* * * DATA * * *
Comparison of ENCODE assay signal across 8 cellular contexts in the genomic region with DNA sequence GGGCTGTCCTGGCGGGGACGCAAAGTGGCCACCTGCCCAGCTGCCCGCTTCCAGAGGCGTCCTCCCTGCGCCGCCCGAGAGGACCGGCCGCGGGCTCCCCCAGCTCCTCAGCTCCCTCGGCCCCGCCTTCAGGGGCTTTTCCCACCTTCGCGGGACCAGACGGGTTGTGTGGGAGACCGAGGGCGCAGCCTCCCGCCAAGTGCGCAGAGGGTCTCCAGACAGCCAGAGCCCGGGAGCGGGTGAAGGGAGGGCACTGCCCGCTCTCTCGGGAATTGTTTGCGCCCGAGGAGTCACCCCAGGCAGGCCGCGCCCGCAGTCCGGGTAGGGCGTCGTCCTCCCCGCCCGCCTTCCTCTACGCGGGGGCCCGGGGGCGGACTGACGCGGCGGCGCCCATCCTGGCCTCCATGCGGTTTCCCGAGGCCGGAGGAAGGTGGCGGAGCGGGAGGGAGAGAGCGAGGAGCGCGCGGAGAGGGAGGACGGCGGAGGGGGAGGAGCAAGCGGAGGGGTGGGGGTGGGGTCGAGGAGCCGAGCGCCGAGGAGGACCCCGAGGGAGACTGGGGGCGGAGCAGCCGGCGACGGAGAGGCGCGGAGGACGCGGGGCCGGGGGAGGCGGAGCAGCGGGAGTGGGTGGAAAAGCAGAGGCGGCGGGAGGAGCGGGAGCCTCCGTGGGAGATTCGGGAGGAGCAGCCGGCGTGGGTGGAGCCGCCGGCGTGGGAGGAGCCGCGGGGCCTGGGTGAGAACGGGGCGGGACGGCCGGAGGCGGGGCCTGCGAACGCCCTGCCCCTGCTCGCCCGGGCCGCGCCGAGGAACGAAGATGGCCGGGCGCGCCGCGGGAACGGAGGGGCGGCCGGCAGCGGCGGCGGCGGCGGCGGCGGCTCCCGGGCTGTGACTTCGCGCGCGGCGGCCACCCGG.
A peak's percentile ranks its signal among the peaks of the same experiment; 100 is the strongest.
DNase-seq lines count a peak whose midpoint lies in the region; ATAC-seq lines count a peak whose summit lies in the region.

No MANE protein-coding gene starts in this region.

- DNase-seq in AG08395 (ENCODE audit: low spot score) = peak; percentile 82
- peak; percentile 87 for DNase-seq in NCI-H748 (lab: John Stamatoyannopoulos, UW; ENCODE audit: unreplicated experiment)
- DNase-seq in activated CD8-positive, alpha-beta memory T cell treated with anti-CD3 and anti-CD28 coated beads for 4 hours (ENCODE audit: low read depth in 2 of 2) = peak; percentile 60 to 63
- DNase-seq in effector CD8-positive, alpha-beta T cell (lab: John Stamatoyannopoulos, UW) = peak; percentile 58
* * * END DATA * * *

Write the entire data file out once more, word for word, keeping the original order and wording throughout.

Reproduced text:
Comparison of ENCODE assay signal across 8 cellular contexts in the genomic region with DNA sequence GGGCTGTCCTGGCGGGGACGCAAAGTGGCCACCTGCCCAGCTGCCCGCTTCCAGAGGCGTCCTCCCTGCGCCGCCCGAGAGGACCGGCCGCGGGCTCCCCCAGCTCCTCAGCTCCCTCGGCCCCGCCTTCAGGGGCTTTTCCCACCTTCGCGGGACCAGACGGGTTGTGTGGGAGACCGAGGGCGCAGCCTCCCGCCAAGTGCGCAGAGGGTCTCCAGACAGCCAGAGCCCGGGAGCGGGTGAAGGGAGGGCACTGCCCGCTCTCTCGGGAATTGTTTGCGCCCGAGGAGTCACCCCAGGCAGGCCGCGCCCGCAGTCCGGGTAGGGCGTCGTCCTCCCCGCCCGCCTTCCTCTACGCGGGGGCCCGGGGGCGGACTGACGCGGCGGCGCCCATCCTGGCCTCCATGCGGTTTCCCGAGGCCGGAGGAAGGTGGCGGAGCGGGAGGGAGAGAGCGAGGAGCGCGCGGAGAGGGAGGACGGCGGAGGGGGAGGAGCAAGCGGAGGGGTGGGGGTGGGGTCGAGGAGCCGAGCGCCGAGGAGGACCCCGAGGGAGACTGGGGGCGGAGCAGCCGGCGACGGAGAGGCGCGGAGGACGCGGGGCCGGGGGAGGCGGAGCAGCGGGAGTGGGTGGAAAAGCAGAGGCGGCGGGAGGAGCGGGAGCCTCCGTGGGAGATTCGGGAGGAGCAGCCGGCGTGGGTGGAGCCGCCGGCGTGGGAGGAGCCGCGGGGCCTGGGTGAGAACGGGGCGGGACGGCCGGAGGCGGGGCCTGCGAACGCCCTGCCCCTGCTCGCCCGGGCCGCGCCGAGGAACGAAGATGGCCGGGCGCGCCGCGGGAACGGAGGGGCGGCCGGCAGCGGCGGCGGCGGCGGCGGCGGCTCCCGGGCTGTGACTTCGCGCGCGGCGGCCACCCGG.
A peak's percentile ranks its signal among the peaks of the same experiment; 100 is the strongest.
DNase-seq lines count a peak whose midpoint lies in the region; ATAC-seq lines count a peak whose summit lies in the region.

No MANE protein-coding gene starts in this region.

- DNase-seq in AG08395 (ENCODE audit: low spot score) = peak; percentile 82
- peak; percentile 87 for DNase-seq in NCI-H748 (lab: John Stamatoyannopoulos, UW; ENCODE audit: unreplicated experiment)
- DNase-seq in activated CD8-positive, alpha-beta memory T cell treated with anti-CD3 and anti-CD28 coated beads for 4 hours (ENCODE audit: low read depth in 2 of 2) = peak; percentile 60 to 63
- DNase-seq in effector CD8-positive, alpha-beta T cell (lab: John Stamatoyannopoulos, UW) = peak; percentile 58